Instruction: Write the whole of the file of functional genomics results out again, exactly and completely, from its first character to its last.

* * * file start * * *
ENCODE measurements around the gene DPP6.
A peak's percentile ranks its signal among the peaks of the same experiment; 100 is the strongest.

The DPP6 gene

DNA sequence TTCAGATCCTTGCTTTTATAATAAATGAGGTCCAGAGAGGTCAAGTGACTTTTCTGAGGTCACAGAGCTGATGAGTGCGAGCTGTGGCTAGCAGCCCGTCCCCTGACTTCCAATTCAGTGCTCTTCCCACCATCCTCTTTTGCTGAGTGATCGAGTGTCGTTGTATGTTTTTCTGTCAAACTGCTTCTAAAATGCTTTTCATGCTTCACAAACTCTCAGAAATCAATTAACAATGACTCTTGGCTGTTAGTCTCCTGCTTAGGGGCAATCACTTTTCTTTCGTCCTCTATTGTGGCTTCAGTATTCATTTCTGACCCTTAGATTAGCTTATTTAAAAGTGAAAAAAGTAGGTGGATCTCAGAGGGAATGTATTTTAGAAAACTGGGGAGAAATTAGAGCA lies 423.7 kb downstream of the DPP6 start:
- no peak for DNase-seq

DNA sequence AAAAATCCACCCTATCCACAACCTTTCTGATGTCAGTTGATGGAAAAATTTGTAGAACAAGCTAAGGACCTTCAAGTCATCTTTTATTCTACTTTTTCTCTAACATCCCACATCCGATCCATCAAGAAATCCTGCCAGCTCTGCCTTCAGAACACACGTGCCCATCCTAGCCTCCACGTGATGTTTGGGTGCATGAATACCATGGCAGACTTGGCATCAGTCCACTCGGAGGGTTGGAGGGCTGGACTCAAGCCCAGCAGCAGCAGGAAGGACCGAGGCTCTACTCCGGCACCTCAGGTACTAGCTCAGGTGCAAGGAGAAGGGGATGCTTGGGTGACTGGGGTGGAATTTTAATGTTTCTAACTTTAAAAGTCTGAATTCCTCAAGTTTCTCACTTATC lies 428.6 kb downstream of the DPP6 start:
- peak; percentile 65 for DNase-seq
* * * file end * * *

ENCODE measurements around the gene DPP6.
A peak's percentile ranks its signal among the peaks of the same experiment; 100 is the strongest.

The DPP6 gene

DNA sequence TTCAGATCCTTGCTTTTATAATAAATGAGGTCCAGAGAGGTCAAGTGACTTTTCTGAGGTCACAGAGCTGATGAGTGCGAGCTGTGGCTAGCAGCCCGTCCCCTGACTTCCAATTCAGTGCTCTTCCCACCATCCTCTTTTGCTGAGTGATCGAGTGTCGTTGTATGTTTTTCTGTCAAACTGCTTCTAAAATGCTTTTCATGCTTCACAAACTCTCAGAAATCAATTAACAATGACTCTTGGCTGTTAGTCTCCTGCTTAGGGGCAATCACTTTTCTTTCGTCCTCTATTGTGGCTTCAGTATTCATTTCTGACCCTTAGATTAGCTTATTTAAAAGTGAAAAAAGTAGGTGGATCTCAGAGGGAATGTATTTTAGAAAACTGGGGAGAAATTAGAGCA lies 423.7 kb downstream of the DPP6 start:
- no peak for DNase-seq

DNA sequence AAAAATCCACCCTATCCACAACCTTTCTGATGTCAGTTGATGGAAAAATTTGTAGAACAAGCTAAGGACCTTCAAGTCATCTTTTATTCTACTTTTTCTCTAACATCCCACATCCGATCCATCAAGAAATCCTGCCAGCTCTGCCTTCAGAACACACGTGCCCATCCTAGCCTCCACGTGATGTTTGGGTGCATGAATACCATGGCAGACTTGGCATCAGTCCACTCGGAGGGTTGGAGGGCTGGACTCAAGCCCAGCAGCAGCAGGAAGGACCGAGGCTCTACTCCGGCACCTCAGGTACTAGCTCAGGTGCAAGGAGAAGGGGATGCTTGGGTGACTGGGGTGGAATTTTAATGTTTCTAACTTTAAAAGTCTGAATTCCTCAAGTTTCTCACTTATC lies 428.6 kb downstream of the DPP6 start:
- peak; percentile 65 for DNase-seq